If your social media content featuring your child results in a paycheck for you, then your child needs to get paid, too. Instagram experts and influencer moms weigh in on how they make it work.

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Whether it's a one-time Instagram post that catches the eye of a start-up or an ongoing collaboration with a major brand—if the content featuring your child results in a pay day, your child needs to get paid.  

The influencer marketing industry is exploding, thanks in large part to the advent of mommy bloggers, according to Money. As more parents enter the market hoping to make a quick side hustle, the money side can become a bit of a Wild West—especially when it comes to money made off content featuring children.  

While there is a "Coogan Law" in some states that require a portion of a child's earnings to go into a special trust fund, these laws have not kept up with the quickly-evolving pace of influencer marketing.  

"There is no regulation around compensation for children appearing in social media content produced by their parents," says Sara Williams, lead talent manager at Sociable Society. "We advise parents to set up a legal incorporation for their business that allows them to pay their children a portion of the income from their business." But whether the parent decides to do so is fully up to their discretion.    

"If you're a parenting influencer, you should be putting money away for your child," says Brandi J. Riley of Courage to Earn, a community platform that advises women on how to earn money in the digital and tech space. Content creation is hard work. And if children are participating in that work, they deserve to be paid. But how you pay your child requires some finesse.  

Kesha JonTae, tax consultant and owner of the Millennial Taxpert, encourages her clients not only to pay their children—but hire them as well. "When you're using your kids in your business, you should really consider making them employees and paying them a salary," she says. JonTae recommends this action as a strategy to save money come tax time. "You can actually pay them as employees, and shift some income from your tax bracket, which would typically be much higher, down to their tax bracket, which would be probably zero, depending on how much money they make."  

Depending on your state, your child could earn up to $12,000 annually before they are required to pay income tax. And modeling for the camera isn't the only work a child could reasonably be compensated for. Any assistance in content creation, whether it's set-up, clean-up, or consulting, could be considered paid work for your child. "You're either going to hire your child or hire someone else," says JonTae. "So it's a valid deduction."  

Some may worry that hiring children as employees will be an invitation for a tax audit, especially in the influencing world where work is seen as "fun" and not necessarily labor.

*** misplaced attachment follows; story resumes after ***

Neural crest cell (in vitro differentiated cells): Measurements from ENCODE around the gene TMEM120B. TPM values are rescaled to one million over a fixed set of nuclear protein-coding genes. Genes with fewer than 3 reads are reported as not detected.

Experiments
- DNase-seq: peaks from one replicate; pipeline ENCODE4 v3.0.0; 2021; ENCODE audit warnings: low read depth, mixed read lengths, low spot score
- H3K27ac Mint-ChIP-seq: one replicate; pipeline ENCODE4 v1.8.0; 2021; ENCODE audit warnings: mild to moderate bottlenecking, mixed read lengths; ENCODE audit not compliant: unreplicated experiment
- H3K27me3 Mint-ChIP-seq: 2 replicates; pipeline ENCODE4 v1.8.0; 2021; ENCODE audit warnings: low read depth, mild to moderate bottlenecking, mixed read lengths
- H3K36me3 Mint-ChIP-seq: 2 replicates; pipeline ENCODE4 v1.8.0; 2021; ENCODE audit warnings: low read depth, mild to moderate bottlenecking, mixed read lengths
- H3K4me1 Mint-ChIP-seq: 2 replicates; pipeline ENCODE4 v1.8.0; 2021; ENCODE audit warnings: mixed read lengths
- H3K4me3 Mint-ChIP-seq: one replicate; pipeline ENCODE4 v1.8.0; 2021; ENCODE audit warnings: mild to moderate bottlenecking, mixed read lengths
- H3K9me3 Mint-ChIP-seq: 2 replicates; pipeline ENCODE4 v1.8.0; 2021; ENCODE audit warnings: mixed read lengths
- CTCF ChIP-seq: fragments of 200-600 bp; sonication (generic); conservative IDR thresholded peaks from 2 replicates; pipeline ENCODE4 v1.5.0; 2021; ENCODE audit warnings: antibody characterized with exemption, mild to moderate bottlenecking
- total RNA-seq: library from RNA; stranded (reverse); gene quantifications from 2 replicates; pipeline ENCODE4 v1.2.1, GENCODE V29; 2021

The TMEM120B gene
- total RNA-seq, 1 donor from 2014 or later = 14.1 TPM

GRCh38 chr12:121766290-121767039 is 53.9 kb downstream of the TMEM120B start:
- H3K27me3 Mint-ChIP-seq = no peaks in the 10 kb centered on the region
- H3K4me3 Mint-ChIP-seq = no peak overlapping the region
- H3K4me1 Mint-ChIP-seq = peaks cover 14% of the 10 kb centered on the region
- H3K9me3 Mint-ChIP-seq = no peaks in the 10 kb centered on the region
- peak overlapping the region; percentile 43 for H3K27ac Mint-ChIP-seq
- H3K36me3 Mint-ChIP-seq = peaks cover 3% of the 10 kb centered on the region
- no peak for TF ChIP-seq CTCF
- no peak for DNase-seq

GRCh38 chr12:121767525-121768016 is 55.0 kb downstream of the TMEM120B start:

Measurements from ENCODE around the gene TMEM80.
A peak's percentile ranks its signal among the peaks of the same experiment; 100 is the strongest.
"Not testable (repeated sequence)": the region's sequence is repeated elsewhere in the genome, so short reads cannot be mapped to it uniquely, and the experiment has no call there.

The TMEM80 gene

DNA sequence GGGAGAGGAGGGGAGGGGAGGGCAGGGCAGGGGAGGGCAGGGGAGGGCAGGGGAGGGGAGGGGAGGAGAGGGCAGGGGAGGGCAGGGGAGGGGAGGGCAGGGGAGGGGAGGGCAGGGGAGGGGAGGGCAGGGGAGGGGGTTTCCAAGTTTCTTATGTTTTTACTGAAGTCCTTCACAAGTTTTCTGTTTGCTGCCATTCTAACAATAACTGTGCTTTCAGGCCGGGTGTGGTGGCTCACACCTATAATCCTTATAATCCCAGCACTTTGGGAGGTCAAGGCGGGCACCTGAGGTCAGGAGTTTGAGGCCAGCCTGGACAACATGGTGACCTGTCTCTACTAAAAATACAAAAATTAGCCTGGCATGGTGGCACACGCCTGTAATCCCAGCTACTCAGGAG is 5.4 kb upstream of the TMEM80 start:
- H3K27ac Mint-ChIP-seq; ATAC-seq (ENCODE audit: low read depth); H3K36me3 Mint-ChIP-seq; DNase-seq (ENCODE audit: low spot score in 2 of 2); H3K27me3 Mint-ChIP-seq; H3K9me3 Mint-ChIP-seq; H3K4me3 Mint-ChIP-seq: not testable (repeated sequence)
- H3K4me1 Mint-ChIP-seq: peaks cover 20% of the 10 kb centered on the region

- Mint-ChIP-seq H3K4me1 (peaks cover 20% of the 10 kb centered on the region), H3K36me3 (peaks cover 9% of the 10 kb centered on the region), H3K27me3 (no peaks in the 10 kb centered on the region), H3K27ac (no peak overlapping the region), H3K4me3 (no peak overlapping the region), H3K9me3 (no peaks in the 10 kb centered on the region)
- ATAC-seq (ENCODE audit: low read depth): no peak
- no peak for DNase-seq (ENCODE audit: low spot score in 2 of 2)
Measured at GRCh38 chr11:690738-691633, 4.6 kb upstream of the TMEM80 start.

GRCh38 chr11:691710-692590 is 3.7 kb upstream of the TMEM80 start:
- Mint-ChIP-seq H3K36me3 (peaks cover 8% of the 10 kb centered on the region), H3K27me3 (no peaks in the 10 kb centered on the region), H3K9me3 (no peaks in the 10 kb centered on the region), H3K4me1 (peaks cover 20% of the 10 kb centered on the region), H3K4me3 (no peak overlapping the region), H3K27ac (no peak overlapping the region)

"I don't care if it's simply unboxing presents—that's work," said Sheila James Kuehl, a former child star and legal expert, to the Guardian in 2019. "It is not play if you're making money off it." 

 JonTae reminds us that parents have hired children to help with family businesses for decades. The key is in the documentation. For parents who are considering paying their children as employees of the family influencing business, JonTae urges those parents to make everything official. "They need to set themselves up as an employer and get an Employee Identification Number (EIN) if they don't already have one," she says. The child will need to be paid through a set payroll system and even fill out a W-4 to document them as income-earning employees in the eyes of the IRS. The parent can further protect themselves by creating a job description for the child so if an audit does come, there will be proof that the child's work was necessary and valid—which it is.  

But hiring your own children as employees isn't required. Jessica Turner, owner of The Mom Creative, opted to set aside money for her children in a savings account rather than officially hire them, on the advice of her accountant. "I do pay my children if they are in branded content," Turner says. She reports paying her kids flat rates when they participate in one-time branded content and offers a percentage of the profits made from affiliate link content.  

There are several options for parents who choose to set aside income earned for their children. A simple checking or savings account with your bank is one option; there are also special, custodial trust accounts a parent can arrange for a child so their money is kept safe until a certain age.  

Each family's situation is unique. JonTae encourages parents to consult with an expert to learn best options for their families. While there are some excellent tax benefits to paying children as employees, there can also be some downsides. For one, if an older child is being paid enough to support themselves, the parent may lose the ability to claim them as dependents. But JonTae encourages looking at the big picture. "You could still end up saving more money by paying them as an employee even if you lose that dependent exemption."  

Paying children for their work brings more than financial benefits—when children are paid for their labor, they learn the proverbial value of a dollar. Children learn about money through example and experience, according to the University of Nebraska-Lincoln's Early Childhood Development Center. 

For Jessica Turner, sharing the wealth with her children when they help with her work is important to her as a parent. "I think it really teaches them about entrepreneurship and gives them a great perspective into the work I'm doing and how they're contributing to it," she says. "I think they'll be very happy come college."